The White House Chefs and the guest chefs weren’t just cooking random "fun" recipes; they were specifically cooking nutritious, low fat, healthy dishes with ingredients that are already available to schools through USDA’s federal nutrition program. (Above: Mrs. Obama and Vilsack with the White House chefs)
Mrs. Obama pointed this out in her remarks:
The chefs and nutritionists here today are going to show us how we can use the food that the USDA provides to schools as a way to prepare really tasty, healthy foods," Mrs. Obama said. "They’re going to take that food that you get in the schools and do some special stuff to show that with the food that we have, we can probably do even better than we're doing.”
The event was a way of graphically illustrating that it’s possible to do a school food policy end run right now—and improve child nutrition immediately.
For breakfast recipes, Executive Chef Cris Comerford and Kass demonstrated a Baked Egg recipe, and Exec Pastry Chef Bill Yosses and assistant pastry chef Susie Morrison made healthy Baked Apples using honey from the White House beehive.
Guest chef Koren Grieveson, of Chicago's Avec restaurant, made Zucchini Quesadillas for a healthy lunch recipe. Chef Todd Gray, owner of DC’s Equinox restaurant, demo’d healthy snacks with Sweet and Zesty Popcorn and Creamy Salsa dip. And Ellie Krieger, from the Food Network’s very popular show "Healthy Appetites,” demonstrated that it’s easy to educate kids about fresh produce and encourage them to eat more healthfully, if veggies are conceptualized as a rainbow.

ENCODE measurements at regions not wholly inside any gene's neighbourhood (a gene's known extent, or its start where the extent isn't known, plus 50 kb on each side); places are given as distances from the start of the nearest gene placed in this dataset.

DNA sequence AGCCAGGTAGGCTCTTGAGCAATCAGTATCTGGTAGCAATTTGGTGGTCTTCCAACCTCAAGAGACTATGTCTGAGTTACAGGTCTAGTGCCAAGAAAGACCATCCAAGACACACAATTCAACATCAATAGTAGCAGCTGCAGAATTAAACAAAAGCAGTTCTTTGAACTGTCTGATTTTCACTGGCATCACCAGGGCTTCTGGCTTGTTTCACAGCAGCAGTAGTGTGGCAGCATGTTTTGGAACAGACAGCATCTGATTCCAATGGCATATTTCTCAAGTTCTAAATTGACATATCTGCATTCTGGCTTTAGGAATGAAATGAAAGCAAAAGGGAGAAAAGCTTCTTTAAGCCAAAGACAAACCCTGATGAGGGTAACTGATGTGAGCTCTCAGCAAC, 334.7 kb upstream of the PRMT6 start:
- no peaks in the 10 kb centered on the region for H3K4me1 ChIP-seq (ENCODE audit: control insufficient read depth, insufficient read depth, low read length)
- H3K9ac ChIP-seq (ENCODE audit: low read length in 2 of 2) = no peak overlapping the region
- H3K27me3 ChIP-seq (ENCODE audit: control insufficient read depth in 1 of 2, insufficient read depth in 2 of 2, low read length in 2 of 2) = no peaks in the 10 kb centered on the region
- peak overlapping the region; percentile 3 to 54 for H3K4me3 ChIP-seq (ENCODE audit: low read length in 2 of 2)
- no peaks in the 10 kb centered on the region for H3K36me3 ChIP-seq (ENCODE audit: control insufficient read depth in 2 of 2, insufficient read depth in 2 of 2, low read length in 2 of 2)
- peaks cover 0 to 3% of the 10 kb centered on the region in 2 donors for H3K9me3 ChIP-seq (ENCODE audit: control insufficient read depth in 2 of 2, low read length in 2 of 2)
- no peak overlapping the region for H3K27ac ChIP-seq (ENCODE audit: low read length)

Pointing out that it’s already possible to create nutritious meals for schools is another way of bolstering the call to join the HealthierUS Schools Challenge: There are no excuses for serving fried and fatty and hi-sodium foods in schools. (Above: Yosses holds up a jar of White House Honey that was used in the baked apple recipe during the event. From left: WH pastry chef Susie Morrison, SNA nutritionist Vahista Ussery, Kass with his back to camera, Mrs. Obama, Sec. Vilsack, Comerford)
Having a cooking demonstration like this at the White House was also a subtle way of pointing out that bad school meals can’t be blamed solely on USDA’s current policies—it has to do with choices schools are making on the grass roots level And it has at least as much to do with parents allowing these choices to be made, as much as it does with anything else, such as food costs and availability.
Over the last few months, Food Initiative Coordinator Kass has been traveling around the DC-Maryland-Virginia area, visiting schools that have already instituted far better food practices. He’s been accompanied by USDA officials and the wives of cabinet secretaries—Karen Duncan, wife of Education Secretary Arne Duncan, and Christie Vilsack, Sec. Vilsack’s wife.
The team has visited schools that have created pathbreaking nutrition programs, and these programs are usually in place because of a combination of parent advocacy and the work of tireless and visionary food service directors, as well as community support, etc. These programs are doing far better than the minimum government recommendations, and it has a lot to do with the fact that parents (and often children) have teamed with school teachers and administrators--and school boards--to make a difference.
The point is, it' possible to do things much, much better, and the White House and USDA want to encourage this kind of initiative. Certainly it's a complicated dynamic--but it is possible to make changes; Baltimore's school system has a terrific nutrition program, led by Tony Geraci, and it's a good example of what happens when parents and school systems work together for change. (Above: Mrs. Obama with Ellie Krieger, in pink)
USDA’s new Know Your Farmer, Know Your Food project, which re-focuses already available federal funding on local sourcing and farm to school initiatives, is another part of this rubrict hat can help parents and students make changes. Certainly, some of the federal standards for foods allowed into the nutrition programs must change, but it's not the completely hopeless disaster that it's often made out to be by food policy wonks.